Teaching English in Japan is a trap. That is, it’s a trap in the sense that it can be very, very difficult to get out of for people who want to stay in Japan but don’t want to continue teaching English. Some manage it, just as I am determined to do, but vastly more people fail to do so, either giving up and leaving Japan entirely or indefinitely languishing in one dead-end teaching job after another.
Initially, the lure of teaching is that it’s a relatively easy way to go abroad if you’re a native English speaker or someone with near-native language ability. It has allowed me to live in Korea, Taiwan, China, and now Japan, and for that I am grateful. These have been wonderful, highly enriching experiences.
However, I want to have an actual career, the sort that can grow and progress. Three simultaneous jobs that still have me living paycheck-to-paycheck is not a career, and it has no future. It is a situation that prohibits growth and prevents achievement of normal life aspirations like having a family or buying a house.
I depend on my job for my legal residence and work permission in Japan. That work permission specifically allows only one type of work. If I want to engage in any additional types of work, outside of teaching English, I have to request special permission from the government, which they may or may not approve, and which is limited to a single additional type of work only.
Granted, I would have an easier time of trying to transition to other types of employment if I had any desire to work for a large corporation, in which case I could just get another regular day job.
However, working nine-to-five for consecutive decades while your health and youth drain away, hoping to enjoy yourself in a retirement that you may not live to see is not a rational way to spend your life, no matter how usual a thing it may have become in society. It’s utter insanity.
But that’s also just the dominant system that exists, and no matter how stupid and unfair I find the immigration system, or how ridiculous I find the standard career model we follow by default, that’s just what is and my not liking it will change nothing. Like it or not, the constraints that exist are the constraints within which I have to work.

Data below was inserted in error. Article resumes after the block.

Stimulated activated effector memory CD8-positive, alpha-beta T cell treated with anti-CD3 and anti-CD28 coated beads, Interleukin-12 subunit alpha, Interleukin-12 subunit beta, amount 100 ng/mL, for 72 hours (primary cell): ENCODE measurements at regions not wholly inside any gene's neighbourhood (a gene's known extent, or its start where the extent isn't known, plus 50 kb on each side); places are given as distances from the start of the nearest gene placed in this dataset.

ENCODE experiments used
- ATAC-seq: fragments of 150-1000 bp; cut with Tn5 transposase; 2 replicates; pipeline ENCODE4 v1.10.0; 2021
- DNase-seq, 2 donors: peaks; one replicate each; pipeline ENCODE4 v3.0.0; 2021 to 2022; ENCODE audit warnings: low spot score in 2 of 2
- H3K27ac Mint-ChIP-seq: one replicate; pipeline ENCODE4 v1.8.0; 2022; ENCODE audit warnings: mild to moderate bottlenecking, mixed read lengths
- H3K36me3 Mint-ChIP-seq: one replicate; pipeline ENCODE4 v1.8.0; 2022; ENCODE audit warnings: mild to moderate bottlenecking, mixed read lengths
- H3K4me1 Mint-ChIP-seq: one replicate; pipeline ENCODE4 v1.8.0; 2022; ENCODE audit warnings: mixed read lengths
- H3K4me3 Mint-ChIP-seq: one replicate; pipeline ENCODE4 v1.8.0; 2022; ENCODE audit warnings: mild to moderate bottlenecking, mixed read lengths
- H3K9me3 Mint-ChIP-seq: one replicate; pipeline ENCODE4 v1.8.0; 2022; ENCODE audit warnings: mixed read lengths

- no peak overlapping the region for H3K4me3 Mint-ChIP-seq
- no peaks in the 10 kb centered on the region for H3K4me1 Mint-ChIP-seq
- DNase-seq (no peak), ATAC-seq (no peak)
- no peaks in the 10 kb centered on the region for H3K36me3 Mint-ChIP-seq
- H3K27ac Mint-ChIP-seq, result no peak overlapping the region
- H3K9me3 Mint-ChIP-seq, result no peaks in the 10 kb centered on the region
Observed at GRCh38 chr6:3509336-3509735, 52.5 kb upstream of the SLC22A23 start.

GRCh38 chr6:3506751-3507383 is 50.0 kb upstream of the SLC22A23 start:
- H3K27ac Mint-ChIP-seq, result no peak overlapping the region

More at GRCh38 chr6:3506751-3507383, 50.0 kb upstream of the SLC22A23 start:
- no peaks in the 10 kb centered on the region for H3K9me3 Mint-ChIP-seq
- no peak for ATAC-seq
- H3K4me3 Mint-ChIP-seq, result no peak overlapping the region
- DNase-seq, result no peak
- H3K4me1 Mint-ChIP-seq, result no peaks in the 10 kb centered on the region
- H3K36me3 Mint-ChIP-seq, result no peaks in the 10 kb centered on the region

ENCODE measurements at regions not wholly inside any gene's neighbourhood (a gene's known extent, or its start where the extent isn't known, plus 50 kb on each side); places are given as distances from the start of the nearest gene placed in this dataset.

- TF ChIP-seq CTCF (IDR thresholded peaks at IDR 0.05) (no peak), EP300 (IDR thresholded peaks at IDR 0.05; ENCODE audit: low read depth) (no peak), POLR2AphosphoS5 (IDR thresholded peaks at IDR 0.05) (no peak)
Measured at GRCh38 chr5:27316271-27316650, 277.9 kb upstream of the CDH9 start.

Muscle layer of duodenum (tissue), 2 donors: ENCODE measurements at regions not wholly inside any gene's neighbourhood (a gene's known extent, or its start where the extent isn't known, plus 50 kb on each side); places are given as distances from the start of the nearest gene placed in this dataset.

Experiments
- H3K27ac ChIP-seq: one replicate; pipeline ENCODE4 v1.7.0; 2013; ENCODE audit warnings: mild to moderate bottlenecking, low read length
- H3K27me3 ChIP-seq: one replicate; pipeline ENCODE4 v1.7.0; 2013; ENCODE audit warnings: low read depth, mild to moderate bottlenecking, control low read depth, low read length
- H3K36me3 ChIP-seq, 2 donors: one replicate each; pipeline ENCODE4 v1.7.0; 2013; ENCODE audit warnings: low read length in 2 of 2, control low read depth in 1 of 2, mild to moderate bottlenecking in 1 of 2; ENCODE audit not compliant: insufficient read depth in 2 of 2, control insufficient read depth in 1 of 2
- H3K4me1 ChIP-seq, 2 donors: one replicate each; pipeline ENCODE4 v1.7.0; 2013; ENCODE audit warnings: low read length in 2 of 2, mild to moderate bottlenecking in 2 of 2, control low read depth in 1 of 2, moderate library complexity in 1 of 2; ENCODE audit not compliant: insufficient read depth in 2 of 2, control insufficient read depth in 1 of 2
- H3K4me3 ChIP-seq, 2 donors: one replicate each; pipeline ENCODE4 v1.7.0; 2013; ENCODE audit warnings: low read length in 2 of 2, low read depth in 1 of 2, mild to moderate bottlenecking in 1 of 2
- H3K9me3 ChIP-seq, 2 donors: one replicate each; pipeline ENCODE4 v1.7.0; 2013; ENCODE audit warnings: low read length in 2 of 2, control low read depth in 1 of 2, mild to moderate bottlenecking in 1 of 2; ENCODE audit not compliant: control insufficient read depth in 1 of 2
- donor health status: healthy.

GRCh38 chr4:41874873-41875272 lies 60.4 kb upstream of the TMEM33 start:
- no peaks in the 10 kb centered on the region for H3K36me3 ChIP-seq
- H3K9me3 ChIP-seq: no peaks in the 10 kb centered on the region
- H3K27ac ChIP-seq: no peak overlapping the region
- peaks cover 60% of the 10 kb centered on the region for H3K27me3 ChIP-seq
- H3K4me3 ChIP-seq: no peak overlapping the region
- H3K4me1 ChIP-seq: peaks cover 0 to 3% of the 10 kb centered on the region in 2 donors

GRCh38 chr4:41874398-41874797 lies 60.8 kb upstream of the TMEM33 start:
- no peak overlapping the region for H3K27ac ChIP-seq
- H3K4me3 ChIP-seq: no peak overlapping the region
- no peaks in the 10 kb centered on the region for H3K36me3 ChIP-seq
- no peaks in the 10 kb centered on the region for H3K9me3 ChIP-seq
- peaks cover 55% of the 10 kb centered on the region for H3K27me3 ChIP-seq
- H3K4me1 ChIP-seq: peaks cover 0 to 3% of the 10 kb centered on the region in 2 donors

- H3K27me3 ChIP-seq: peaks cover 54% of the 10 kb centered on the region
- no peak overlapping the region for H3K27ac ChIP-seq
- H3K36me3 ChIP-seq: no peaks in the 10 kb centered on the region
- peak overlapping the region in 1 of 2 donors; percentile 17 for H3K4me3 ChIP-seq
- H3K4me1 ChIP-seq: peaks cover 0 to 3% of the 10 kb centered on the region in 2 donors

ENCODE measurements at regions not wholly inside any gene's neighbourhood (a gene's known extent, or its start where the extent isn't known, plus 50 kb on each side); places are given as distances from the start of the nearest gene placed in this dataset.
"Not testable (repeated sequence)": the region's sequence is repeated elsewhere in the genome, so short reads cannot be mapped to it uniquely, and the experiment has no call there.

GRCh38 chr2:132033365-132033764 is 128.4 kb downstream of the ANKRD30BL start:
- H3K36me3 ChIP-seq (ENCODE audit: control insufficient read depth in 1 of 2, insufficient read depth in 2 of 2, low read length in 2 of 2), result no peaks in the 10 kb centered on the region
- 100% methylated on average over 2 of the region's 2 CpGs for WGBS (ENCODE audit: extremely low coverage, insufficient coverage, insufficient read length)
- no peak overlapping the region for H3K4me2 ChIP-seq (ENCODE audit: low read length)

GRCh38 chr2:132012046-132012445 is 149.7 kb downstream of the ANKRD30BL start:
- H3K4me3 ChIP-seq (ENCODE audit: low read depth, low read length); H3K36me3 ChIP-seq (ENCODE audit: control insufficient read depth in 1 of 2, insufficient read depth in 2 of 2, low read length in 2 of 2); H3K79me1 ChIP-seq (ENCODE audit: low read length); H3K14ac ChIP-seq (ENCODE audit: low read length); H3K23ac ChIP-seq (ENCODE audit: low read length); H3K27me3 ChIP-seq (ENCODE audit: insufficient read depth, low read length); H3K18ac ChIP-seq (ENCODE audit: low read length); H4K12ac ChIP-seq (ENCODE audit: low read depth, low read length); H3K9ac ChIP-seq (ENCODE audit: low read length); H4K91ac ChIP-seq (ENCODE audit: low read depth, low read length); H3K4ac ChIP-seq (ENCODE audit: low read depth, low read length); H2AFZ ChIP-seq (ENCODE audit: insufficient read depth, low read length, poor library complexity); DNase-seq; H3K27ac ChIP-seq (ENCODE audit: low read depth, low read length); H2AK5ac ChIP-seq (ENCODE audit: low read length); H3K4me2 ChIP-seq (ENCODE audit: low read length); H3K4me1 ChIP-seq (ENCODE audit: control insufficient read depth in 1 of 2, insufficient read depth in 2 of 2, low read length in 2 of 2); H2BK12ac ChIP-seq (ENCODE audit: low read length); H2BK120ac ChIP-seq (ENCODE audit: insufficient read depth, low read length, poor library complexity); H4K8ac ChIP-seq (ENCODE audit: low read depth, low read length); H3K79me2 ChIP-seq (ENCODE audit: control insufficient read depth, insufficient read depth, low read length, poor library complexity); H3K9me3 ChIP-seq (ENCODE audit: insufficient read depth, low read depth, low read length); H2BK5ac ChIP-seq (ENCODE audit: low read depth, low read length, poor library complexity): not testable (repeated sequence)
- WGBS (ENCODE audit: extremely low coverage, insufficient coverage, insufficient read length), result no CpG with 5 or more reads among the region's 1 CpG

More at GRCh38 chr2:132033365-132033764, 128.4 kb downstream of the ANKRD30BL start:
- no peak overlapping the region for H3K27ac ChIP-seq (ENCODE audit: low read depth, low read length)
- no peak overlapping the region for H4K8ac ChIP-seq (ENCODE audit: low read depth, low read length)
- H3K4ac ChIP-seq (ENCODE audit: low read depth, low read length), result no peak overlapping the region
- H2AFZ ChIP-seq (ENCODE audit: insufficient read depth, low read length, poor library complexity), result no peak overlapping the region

Exiting the English-teaching game to freelance or become an entrepreneur is a much more difficult thing than just getting a different full-time job, especially if you lack one of the visas that eliminates work restrictions and/or aren’t sitting on substantial piles of cash.
I am tired to death of teaching English. I hate it more by the day, and that’s sincere, not overstatement. I am burned out and then some, my past enthusiasm now a sad pile of cold ash withering in the corner. If it weren’t for the fact that I like the people I work with and I like the kids I teach, I’d have run for the hills a while ago.
Still, I remain enthusiastic about Japan and about building a career here based on creative work and entrepreneurship. There is a way out of this maddening loop, and I will find it. When you go halfway around the world to do your life’s work, you don’t let bureaucracy and exploitative businesses practices keep you from doing what you went there to do.
As long as I live, I will keep pushing. Failure is part of the path you follow, and the more difficult the path, the more likely failure along the way is. That’s something you just have to accept. It doesn’t change the overall goal, though.
It gets exhausting, at times becoming an incredible struggle. And when that happens, you rest a bit and try again, repeating as long as necessary to achieve the goal.
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